In part inspired by 1967 documentary Don’t Look Back, which followed Bob Dylan on tour in the U.K., Bob Roberts was actor Tim Robbins’ debut as a filmmaker, chronicling a folk-singing conservative (played by Robbins) running for Senate against a fiercely liberal incumbent (Gore Vidal). Where Dylan’s underdog counterculture hero spoke truth to power with his poetic lyrics and acoustic guitar, Roberts’ polished poster boy for Reaganomics chastised the poor and saluted Wall Street, warping the folk movement’s progressive politics in the process. Bob Roberts is Guest-ian in its portrayal of dingbat political operatives and ditzy TV journalists, but the movie is very angry underneath, scolding an electoral process in jeopardy of being hijacked by shallow sensationalism. Robbins was so concerned, in fact, that he refused to release the movie’s original folk songs (which he helped write) as a soundtrack, lest some right-wing candidate decide to use them on the stump.
Larry David: Curb Your Enthusiasm (2008)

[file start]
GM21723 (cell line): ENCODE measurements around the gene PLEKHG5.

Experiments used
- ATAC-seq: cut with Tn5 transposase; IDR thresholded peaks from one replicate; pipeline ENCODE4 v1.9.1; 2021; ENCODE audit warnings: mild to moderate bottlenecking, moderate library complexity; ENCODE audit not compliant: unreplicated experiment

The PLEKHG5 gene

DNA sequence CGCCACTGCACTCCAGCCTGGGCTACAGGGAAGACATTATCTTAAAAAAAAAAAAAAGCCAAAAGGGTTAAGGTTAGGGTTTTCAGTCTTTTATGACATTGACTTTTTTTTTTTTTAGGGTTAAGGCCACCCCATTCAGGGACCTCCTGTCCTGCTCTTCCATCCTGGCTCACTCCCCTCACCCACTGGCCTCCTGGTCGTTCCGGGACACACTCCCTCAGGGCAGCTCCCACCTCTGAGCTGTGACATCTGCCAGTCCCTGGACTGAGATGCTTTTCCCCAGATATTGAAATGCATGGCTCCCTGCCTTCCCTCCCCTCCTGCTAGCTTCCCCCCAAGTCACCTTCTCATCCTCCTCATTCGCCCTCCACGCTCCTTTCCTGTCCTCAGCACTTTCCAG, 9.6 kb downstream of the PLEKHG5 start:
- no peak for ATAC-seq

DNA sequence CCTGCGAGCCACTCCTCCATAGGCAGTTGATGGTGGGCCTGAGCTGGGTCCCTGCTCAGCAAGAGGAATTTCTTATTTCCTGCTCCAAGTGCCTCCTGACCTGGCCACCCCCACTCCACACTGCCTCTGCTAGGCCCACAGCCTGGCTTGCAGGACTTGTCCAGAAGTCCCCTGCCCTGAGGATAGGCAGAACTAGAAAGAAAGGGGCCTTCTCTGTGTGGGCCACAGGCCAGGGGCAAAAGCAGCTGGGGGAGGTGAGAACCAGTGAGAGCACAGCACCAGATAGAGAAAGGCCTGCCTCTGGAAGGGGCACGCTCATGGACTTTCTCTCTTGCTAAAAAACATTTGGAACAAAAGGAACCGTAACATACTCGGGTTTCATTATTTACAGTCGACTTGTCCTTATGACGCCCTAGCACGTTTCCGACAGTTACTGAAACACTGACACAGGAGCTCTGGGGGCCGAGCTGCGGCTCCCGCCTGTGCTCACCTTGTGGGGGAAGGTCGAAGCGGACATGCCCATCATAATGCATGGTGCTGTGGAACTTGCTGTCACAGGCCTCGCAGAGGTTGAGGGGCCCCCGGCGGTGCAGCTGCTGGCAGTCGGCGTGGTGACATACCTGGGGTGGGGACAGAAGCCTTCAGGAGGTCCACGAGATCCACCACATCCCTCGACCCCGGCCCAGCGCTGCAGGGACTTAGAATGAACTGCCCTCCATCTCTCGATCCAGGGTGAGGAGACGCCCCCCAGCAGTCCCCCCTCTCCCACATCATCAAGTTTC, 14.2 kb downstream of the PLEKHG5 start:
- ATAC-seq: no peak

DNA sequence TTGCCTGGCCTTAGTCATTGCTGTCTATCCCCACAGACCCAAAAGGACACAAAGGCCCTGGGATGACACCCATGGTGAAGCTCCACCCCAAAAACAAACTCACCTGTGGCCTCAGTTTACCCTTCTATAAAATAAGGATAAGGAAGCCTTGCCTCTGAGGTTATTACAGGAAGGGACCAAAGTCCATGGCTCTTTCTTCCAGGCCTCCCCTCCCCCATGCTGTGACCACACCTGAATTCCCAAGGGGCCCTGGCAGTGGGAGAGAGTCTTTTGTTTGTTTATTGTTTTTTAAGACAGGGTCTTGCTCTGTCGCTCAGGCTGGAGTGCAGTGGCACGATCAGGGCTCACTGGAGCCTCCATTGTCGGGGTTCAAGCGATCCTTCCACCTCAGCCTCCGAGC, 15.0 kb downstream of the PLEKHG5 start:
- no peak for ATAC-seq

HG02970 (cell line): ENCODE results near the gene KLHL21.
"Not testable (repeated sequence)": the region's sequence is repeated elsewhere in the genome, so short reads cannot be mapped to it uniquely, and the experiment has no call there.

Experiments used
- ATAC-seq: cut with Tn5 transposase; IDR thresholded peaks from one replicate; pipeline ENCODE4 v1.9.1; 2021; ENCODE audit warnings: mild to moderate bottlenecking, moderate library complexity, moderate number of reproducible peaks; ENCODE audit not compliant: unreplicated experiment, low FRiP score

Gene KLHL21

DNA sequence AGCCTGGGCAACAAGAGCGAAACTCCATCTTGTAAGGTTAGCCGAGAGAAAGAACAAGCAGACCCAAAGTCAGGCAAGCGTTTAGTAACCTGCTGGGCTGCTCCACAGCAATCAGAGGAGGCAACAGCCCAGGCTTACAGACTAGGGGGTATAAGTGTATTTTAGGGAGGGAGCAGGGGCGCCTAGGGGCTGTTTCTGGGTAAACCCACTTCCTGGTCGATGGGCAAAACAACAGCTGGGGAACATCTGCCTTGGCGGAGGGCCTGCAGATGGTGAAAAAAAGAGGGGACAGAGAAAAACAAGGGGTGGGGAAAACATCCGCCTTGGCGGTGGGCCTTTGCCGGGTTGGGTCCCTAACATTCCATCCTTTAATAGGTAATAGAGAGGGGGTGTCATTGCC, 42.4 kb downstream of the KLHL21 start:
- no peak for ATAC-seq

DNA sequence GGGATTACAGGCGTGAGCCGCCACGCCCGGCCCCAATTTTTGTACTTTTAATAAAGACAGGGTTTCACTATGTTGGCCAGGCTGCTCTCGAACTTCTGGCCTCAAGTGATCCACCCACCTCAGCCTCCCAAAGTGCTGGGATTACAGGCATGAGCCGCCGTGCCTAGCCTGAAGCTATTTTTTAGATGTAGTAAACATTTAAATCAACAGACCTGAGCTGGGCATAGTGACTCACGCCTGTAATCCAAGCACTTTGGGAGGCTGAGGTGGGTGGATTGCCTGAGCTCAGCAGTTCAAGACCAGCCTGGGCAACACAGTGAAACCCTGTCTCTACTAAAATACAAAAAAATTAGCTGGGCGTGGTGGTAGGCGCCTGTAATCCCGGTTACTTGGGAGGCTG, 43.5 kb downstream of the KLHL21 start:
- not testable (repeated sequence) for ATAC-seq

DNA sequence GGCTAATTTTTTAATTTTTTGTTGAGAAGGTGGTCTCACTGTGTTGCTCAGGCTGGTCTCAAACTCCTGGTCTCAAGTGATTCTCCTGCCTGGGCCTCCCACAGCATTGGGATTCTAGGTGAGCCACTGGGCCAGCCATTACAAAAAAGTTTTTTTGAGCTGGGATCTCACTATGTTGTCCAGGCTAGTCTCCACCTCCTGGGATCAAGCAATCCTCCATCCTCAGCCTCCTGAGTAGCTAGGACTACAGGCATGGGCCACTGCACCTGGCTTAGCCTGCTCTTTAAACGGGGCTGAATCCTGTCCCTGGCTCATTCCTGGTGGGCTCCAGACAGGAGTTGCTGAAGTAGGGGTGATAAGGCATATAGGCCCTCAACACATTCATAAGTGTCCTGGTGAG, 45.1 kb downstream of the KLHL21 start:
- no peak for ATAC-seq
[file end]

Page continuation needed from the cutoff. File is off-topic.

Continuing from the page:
Before Seinfeld co-creator Larry David launched Curb Your Enthusiasm, he did a one-off HBO special in which he plays a fictionalized version of himself preparing to do a one-off HBO special. Larry David: Curb Your Enthusiasm is very similar to the show it inspired, except in three important regards: David does stand-up routines; there are talking-head interviews from the likes of Jerry Seinfeld and Jason Alexander; and the whole thing is shot as a behind-the-scenes documentary. Otherwise, all the Curb templates are here. Watch Larry argue over minutiae — so what if he mispronounces Caroline Rhea’s first name? — when he isn’t getting into fights with people he’s trying to impress just because they weren’t Seinfeld fans. Larry David is a fascinating glimpse into what would become Curb, and a very funny first draft.
Unfortunately, HBO has made it impossible to stream Larry David: Curb Your Enthusiasm.
Woody Allen has incorporated documentary elements into his early comedies (Take the Money and Run) and his later serious relationship films (Husbands and Wives). But his best mockumentary is this 1983 movie, which purports to tell the story of Leonard Zelig (Allen), a nonentity who changed his worldview (and even his appearance) to suit whatever time period he inhabited. A forerunner to Forrest Gump’s infamous trick of placing a fictional character into archival footage, Zelig ingeniously looks like 1920s newsreels, right down to the beat-up black-and-white footage. But the technical brilliance is in service to a thought-provoking story about the ways that people subvert their personality in order to find favor with the majority, in the process losing themselves. More than 30 years after Zelig’s release, its look remains remarkable — and its message hasn’t gotten any less timely.